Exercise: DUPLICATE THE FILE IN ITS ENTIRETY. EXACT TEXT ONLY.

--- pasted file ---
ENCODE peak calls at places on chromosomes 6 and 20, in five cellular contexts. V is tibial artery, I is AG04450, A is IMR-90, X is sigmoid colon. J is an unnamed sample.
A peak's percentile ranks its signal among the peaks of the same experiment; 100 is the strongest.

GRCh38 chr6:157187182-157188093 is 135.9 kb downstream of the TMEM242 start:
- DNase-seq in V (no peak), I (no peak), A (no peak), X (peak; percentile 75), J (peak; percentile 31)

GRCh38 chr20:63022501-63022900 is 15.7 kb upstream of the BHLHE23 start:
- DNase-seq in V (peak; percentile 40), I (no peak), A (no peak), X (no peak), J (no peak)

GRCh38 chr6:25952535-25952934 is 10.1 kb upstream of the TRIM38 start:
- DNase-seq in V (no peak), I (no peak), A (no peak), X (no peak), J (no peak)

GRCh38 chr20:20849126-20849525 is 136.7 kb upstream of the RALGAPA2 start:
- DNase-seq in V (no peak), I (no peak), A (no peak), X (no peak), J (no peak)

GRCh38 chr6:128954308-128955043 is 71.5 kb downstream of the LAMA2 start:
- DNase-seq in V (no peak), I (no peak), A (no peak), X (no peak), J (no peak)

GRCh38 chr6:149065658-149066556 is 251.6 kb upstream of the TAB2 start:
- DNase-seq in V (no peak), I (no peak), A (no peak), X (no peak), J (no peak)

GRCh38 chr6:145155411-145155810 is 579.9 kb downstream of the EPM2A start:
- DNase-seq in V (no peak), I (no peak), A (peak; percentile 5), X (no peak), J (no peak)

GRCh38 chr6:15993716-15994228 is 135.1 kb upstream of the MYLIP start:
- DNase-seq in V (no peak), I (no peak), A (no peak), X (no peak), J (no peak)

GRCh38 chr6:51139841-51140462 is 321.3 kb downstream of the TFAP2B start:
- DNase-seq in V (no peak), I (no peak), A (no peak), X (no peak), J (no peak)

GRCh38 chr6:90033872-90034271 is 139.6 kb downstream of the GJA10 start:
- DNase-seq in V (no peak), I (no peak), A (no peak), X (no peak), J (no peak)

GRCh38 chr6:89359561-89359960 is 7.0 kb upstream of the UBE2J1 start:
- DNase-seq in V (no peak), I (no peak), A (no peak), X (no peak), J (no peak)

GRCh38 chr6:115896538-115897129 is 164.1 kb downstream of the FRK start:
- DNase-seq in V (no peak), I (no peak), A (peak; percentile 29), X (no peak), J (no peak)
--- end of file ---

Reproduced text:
ENCODE peak calls at places on chromosomes 6 and 20, in five cellular contexts. V is tibial artery, I is AG04450, A is IMR-90, X is sigmoid colon. J is an unnamed sample.
A peak's percentile ranks its signal among the peaks of the same experiment; 100 is the strongest.

GRCh38 chr6:157187182-157188093 is 135.9 kb downstream of the TMEM242 start:
- DNase-seq in V (no peak), I (no peak), A (no peak), X (peak; percentile 75), J (peak; percentile 31)

GRCh38 chr20:63022501-63022900 is 15.7 kb upstream of the BHLHE23 start:
- DNase-seq in V (peak; percentile 40), I (no peak), A (no peak), X (no peak), J (no peak)

GRCh38 chr6:25952535-25952934 is 10.1 kb upstream of the TRIM38 start:
- DNase-seq in V (no peak), I (no peak), A (no peak), X (no peak), J (no peak)

GRCh38 chr20:20849126-20849525 is 136.7 kb upstream of the RALGAPA2 start:
- DNase-seq in V (no peak), I (no peak), A (no peak), X (no peak), J (no peak)

GRCh38 chr6:128954308-128955043 is 71.5 kb downstream of the LAMA2 start:
- DNase-seq in V (no peak), I (no peak), A (no peak), X (no peak), J (no peak)

GRCh38 chr6:149065658-149066556 is 251.6 kb upstream of the TAB2 start:
- DNase-seq in V (no peak), I (no peak), A (no peak), X (no peak), J (no peak)

GRCh38 chr6:145155411-145155810 is 579.9 kb downstream of the EPM2A start:
- DNase-seq in V (no peak), I (no peak), A (peak; percentile 5), X (no peak), J (no peak)

GRCh38 chr6:15993716-15994228 is 135.1 kb upstream of the MYLIP start:
- DNase-seq in V (no peak), I (no peak), A (no peak), X (no peak), J (no peak)

GRCh38 chr6:51139841-51140462 is 321.3 kb downstream of the TFAP2B start:
- DNase-seq in V (no peak), I (no peak), A (no peak), X (no peak), J (no peak)

GRCh38 chr6:90033872-90034271 is 139.6 kb downstream of the GJA10 start:
- DNase-seq in V (no peak), I (no peak), A (no peak), X (no peak), J (no peak)

GRCh38 chr6:89359561-89359960 is 7.0 kb upstream of the UBE2J1 start:
- DNase-seq in V (no peak), I (no peak), A (no peak), X (no peak), J (no peak)

GRCh38 chr6:115896538-115897129 is 164.1 kb downstream of the FRK start:
- DNase-seq in V (no peak), I (no peak), A (peak; percentile 29), X (no peak), J (no peak)